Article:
TamilNet: By international mechanism do you mean an independent international investigation?
Mepham: Yes, yes. That was essentially what was called for by the UN Panel of Expert’s report, he said that the panel, three people on the panel said, there needed to..there was evidence that around 40 000 civilians may have died but there needed to be a proper international investigative mechanism, international investigation to look into what happened, to identify who was responsible for abuse, who committed the crimes and to hold those individuals accountable. And of course, the Sri Lankan government goes to great lengths to dismiss all that, to deny the abuse, to say they are not prepared for that to happen.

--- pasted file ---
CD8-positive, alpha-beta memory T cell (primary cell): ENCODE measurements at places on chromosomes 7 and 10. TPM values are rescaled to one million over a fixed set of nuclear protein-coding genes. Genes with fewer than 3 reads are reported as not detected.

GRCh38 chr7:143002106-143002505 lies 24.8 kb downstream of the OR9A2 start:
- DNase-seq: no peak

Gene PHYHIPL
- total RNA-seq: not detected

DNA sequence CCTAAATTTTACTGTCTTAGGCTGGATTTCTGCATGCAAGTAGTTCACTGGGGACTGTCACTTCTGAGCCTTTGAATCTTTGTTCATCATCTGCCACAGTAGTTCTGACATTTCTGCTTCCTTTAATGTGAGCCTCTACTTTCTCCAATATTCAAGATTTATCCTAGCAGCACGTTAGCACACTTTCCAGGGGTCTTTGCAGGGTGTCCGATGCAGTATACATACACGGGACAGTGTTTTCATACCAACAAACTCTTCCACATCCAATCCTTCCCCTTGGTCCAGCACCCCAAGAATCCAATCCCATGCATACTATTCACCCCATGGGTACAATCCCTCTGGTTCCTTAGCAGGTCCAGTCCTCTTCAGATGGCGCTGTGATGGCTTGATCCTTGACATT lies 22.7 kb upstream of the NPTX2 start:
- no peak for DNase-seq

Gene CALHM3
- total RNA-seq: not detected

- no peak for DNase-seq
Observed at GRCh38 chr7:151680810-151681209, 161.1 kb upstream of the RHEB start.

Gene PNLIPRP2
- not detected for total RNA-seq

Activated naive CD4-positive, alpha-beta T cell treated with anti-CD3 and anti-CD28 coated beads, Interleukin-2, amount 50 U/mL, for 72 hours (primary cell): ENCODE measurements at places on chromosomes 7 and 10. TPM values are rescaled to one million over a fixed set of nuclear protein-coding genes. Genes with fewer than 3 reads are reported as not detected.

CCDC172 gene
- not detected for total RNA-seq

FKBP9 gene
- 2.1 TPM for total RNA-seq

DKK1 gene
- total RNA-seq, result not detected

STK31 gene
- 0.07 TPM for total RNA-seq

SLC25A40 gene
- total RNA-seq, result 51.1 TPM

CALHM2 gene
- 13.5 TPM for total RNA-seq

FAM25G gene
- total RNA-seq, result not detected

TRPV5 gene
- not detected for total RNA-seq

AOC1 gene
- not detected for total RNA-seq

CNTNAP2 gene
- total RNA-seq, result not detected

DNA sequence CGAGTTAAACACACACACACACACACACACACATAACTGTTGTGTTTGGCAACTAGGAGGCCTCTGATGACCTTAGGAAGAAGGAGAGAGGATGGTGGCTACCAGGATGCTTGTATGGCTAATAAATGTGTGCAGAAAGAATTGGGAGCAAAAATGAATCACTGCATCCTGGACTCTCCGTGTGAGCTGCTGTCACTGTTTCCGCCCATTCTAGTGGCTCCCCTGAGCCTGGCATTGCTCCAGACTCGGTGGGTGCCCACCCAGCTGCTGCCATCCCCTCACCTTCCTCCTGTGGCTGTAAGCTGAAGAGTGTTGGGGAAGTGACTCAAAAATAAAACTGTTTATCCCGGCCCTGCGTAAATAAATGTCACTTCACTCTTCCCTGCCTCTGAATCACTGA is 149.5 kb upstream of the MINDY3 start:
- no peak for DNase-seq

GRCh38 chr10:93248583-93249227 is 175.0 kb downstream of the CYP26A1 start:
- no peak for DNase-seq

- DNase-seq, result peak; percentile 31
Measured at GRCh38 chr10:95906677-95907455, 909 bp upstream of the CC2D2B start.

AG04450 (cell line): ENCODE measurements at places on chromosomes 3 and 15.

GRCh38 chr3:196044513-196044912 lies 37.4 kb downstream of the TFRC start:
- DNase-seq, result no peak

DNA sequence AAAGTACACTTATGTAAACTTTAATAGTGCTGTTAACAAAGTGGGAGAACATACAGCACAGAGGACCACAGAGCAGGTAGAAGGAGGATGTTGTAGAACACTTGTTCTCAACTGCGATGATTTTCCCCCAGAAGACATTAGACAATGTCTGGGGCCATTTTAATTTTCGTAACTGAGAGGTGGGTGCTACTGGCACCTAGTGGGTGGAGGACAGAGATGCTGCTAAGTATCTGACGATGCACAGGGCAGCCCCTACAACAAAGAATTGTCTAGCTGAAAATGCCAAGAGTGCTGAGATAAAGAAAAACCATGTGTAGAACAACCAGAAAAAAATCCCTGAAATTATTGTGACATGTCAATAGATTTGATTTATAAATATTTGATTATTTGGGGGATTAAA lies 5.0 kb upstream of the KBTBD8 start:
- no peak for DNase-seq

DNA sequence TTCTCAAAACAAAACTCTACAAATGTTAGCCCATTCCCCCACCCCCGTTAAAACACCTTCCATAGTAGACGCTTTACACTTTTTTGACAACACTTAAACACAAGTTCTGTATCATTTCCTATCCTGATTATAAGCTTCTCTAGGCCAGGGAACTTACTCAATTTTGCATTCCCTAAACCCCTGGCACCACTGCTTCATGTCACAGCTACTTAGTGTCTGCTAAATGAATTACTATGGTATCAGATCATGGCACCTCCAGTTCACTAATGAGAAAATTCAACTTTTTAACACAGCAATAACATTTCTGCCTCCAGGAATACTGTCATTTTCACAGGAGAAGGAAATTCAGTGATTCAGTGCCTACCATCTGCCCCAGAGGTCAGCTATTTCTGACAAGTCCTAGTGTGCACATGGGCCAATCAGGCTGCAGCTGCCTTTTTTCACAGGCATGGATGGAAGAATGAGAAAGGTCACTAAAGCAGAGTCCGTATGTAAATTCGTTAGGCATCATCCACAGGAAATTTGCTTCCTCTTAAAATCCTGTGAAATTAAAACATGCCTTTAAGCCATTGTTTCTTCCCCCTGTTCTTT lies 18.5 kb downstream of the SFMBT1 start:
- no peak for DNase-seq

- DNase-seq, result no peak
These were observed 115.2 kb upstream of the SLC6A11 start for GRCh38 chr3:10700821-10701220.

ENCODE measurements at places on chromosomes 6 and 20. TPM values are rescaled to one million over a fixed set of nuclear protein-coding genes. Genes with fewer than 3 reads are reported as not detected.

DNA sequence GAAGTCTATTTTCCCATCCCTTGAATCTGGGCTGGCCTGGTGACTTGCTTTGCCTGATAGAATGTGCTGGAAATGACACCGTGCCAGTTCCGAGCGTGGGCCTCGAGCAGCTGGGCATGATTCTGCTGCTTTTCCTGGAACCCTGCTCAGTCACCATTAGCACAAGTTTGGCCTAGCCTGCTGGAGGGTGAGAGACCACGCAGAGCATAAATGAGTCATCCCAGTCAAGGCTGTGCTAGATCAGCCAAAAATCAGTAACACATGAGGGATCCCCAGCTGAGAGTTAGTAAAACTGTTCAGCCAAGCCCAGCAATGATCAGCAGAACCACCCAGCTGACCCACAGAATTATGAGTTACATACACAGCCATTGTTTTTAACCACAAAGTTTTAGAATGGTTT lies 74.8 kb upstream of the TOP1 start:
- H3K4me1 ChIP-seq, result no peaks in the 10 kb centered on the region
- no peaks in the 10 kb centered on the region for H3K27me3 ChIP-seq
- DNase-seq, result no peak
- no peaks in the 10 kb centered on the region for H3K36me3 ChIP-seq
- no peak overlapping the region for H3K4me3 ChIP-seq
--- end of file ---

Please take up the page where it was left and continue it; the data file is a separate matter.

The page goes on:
It will only change if there is really concerted international pressure on Sri Lanka, of the kind that we have not seen up to this point. Which is why it is kind of particularly shocking that lots of governments around the world are going to go off to a glitzy summit in Sri Lanka in November and sit down and eat and drink with Mr. Rajapaksa, at the same time as that government has completely failed to address the problem of impunity for war crimes.
TamilNet: Now as regards the cases of sexual abuse. Many months back last year, TamilNet came out with a feature which showed that women, especially former fighters belonging to the LTTE were being systematically targeted by the Sri Lankan state, by the military and by its police and many of these extreme cases included forcible impregnation which even led to many of them committing suicide. Do you think that this needs to be addressed very clearly at international fora?